Representatives of the dozen or so groups that attended were impressed by the level of attention: in addition to Emhoff, Rice and Lipstadt, there were officials from the National Security Council, the Officer of Public Engagement, and the Office of Faith-based Partnerships.
The representatives were impressed by how personal Emhoff, who is married to Vice President Kamala Harris, made the battle. He described how moved he has been by American Jews who are proud of him — the first Jewish spouse of a president or vice president. “I’m in pain right now, our community is in pain,” he said.
Emhoff’s unabashed identification with the Jewish community helped elevate the issue of combating antisemitism, said Rabbi Levi Shemtov, the executive vice president of American Friends of Lubavitch (Chabad).
“He and I might see Jewish ritual and practice a little differently. But one thing Jewish people will remember forever in our history is that when the time came for him to make his decision, he decided to identify unequivocally as a Jew,” Shemtov said.
Amy Spitalnick, the executive director of Integrity First for America, the group that underwrote successful lawsuits against the neo-Nazis who organized the deadly 2017 march in Charlottesville, Virginia, said the officials closely listened to every presentation. (The media was present for opening remarks by government officials, and was ushered out so the representatives of Jewish groups could speak freely.)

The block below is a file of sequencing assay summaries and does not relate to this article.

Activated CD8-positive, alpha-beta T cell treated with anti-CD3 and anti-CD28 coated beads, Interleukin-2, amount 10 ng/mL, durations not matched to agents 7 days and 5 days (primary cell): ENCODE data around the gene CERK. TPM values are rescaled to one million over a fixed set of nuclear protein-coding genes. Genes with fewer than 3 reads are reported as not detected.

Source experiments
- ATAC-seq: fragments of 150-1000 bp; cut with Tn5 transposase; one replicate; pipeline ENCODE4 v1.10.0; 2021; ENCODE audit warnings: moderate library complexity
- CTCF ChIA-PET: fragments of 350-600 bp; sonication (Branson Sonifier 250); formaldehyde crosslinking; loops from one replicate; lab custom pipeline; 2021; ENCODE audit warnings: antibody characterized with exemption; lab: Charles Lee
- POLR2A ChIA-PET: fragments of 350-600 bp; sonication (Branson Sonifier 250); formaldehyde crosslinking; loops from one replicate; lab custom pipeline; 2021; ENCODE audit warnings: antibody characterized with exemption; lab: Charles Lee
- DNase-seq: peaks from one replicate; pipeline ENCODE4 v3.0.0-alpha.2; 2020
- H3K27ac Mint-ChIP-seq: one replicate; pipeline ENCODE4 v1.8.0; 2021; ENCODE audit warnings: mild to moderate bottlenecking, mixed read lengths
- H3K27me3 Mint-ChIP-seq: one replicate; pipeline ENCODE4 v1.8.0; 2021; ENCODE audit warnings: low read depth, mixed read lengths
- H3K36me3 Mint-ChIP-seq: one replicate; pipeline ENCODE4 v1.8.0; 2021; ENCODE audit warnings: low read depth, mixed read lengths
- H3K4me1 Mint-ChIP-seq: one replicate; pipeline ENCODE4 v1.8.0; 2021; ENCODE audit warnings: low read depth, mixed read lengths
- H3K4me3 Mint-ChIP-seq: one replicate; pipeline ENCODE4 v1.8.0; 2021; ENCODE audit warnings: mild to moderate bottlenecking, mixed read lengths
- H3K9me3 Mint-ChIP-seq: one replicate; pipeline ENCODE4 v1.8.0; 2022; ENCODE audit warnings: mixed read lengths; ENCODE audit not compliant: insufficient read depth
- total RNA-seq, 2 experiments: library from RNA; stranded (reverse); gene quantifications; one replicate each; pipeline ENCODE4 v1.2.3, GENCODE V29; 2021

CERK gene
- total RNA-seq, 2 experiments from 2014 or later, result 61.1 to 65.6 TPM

“We were watching them take copious notes, they were genuinely listening,” she told JTA.
The range of invitees and the topics addressed also extended beyond the threat posed to Jews from the extreme right, an area that has until now been the Biden administration’s focus, through a summit on extremism in September and a speech Biden gave in Philadelphia last summer.
Speakers addressed antisemitic attacks on the visibly Orthodox which, particularly in the New York area, are most often not carried out by white supremacists. And there were officials from at least three groups that represent the visibly Orthodox: The Orthodox Union, which is Modern Orthodox, along with Agudath Israel of America and American Friends of Lubavitch (Chabad), which are haredi Orthodox.
Speakers also were sensitive to the plight of Jewish students on college campuses, who often face hostility from peers whose sharp criticism of Israel can sometimes manifest as antisemitism.
“On college campuses, the supposed bastions of liberal ideas and ideals, many students believe it better to camouflage their Jewish identity,” Lipstadt said. One of the speakers was Julia Jassey, a senior at the University of Chicago who is the CEO of Jewish on Campus, a student group that tracks antisemitism on campuses.